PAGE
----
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Indiana is the Next US State to Enact a Comprehensive Consumer Data Protection Act

23 April 2023

Indiana is set to become the 7th US state to enact a comprehensive data protection law, after its legislature has passed Indiana’s Consumer Data Protection Act. The new act, modeled after the privacy legislation in Virginia, Utah, and Iowa is expected to be approved by the Governor shortly and extend privacy protections in the US.

The new act, once enacted, will take effect on 1 January 2026. It would include the following key requirements:

  • Scope: The act applies to businesses operating in Indiana that meet specific thresholds, such as processing personal data of more than 100,000 Indiana consumers or processing personal data of at least 25,000 Indiana consumers while deriving 50 percent or more of their income from the “sale” of personal data. Certain organizations and activities are exempt.


  • Exclusions: Indiana’s new act does not cover personal data related to job applicants, employees, agents, or independent contractors of a business, as long as the data is collected and used within the context of their professional role. In addition, the act exempts several entities, such as state entities, third-party contractors working on behalf of state entities, financial institutions under the federal Gramm-Leach-Bliley Act, HIPAA-covered entities, nonprofit organizations, institutions of higher education, and public utilities with affiliated service companies.


  • Consumer rights: the act provides consumers the right to opt-out of the sale of personal data and targeted advertising. The term “sale” refers to the exchange of personal data for monetary consideration between a controller and a third party. “Targeted advertising” is defined as displaying ads to consumers based on their personal data, collected from their activities over time and across non-affiliated websites or applications, in order to predict their preferences or interests. In addition, the act includes privacy rights commonly found in other state privacy laws, such as the right to access, delete, and correct personal data.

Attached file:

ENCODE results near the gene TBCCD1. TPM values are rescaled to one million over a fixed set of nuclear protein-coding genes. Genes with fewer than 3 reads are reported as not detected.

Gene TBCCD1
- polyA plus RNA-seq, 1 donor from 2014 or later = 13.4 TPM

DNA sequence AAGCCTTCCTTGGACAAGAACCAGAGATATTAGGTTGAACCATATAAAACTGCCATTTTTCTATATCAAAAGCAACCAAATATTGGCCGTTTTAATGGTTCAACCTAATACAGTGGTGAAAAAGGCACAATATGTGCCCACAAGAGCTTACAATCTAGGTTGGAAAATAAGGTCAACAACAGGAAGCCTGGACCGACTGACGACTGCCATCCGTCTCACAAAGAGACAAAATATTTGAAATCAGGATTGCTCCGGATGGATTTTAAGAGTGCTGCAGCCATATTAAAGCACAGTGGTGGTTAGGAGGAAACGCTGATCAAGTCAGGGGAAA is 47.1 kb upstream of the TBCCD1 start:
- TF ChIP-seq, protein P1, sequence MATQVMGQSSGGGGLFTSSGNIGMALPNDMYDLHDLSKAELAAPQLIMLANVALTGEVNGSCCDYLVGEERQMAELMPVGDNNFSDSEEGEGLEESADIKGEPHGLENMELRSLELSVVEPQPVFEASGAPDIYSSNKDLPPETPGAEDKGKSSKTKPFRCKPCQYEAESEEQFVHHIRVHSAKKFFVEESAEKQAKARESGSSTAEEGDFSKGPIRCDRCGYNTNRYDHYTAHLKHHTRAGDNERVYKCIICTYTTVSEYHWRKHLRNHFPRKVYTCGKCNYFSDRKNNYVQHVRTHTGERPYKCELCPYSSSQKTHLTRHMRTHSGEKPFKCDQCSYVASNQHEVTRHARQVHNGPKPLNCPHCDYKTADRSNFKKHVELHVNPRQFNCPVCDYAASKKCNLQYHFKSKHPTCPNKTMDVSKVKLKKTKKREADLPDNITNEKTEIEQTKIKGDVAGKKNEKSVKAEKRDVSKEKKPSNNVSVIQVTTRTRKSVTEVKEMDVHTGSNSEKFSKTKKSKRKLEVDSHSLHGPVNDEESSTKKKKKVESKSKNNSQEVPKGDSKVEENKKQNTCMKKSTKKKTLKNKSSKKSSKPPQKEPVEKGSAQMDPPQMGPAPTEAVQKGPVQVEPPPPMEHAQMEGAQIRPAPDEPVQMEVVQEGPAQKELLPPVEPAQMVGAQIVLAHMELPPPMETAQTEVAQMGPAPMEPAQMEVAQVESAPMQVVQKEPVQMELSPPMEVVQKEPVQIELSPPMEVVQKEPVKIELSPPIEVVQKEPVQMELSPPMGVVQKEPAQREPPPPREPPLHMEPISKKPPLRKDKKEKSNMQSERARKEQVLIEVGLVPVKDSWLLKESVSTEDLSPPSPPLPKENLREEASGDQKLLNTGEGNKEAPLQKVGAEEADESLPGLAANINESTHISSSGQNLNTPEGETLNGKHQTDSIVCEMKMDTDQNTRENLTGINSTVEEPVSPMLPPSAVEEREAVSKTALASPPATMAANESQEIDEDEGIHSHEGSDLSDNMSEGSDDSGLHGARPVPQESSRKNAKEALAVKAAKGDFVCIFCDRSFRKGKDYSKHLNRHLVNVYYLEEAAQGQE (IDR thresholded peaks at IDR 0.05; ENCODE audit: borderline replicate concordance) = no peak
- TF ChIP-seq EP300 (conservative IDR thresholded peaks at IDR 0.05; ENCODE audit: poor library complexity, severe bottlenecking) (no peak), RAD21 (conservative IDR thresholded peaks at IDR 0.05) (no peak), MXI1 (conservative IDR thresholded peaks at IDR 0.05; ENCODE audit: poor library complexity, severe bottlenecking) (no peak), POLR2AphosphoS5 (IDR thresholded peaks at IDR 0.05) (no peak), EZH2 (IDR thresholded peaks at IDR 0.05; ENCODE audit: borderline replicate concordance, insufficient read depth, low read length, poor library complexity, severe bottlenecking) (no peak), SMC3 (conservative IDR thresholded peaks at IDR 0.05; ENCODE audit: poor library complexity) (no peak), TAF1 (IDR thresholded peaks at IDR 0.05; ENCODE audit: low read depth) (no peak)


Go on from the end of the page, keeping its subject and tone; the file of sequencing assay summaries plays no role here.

• Sensitive data: the act requires consent to process sensitive data, which includes information such as racial or ethnic origin, religious beliefs, sexual orientation, citizenship or immigration status, genetic or biometric data for identifying an individual, personal data collected from a known child, precise geolocation data and health diagnosis, as long as is has been made by a healthcare provider.


  • Processors obligation: The act mandates specific contractual provisions between controllers and processors relating to personal data handling and audit rights, similar to the Virginia and Colorado laws, and, to some extent, similar to the requirement of the European GDPR. Such contracts must include, among other things, provisions requiring the processor to ensure confidentiality for individuals processing personal data, delete or return personal data to the controller upon request (unless legally required to retain it), provide information demonstrating compliance with Indiana’s data protection act, allow and cooperate with reasonable assessments by the controller or its designated assessor, and engage subcontractors under a written contract that requires them to meet the processor’s obligations concerning personal data.


  • Enforcement: Businesses would have a 30-day right to cure violations. If a business fails to cure a violation, the Attorney General may initiate an action for injunctive relief and civil penalties of up to $7,500 per violation. Unlike the privacy law in California (but similarly to all other US state privacy laws so far), the act does not provide a private right of action.


Companies providing services to consumers in the United States should evaluate their exposure to this additional data protection regulatory regime in Indiana. Feel free to contact us if you have any questions regarding the new act ‎and its practical implications.


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